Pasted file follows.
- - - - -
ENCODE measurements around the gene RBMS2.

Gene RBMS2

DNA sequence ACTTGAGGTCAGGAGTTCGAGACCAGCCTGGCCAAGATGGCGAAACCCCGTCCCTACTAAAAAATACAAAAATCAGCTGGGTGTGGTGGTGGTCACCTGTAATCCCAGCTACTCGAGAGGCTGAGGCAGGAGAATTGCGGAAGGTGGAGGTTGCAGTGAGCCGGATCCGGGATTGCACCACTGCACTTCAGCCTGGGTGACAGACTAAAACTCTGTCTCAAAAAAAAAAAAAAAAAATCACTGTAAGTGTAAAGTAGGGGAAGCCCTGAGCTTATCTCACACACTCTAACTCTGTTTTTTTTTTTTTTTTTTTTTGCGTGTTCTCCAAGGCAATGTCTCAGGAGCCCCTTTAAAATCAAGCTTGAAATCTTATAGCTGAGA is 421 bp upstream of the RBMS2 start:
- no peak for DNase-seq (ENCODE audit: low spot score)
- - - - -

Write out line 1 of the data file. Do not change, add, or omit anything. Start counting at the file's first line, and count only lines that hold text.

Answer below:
ENCODE measurements around the gene RBMS2.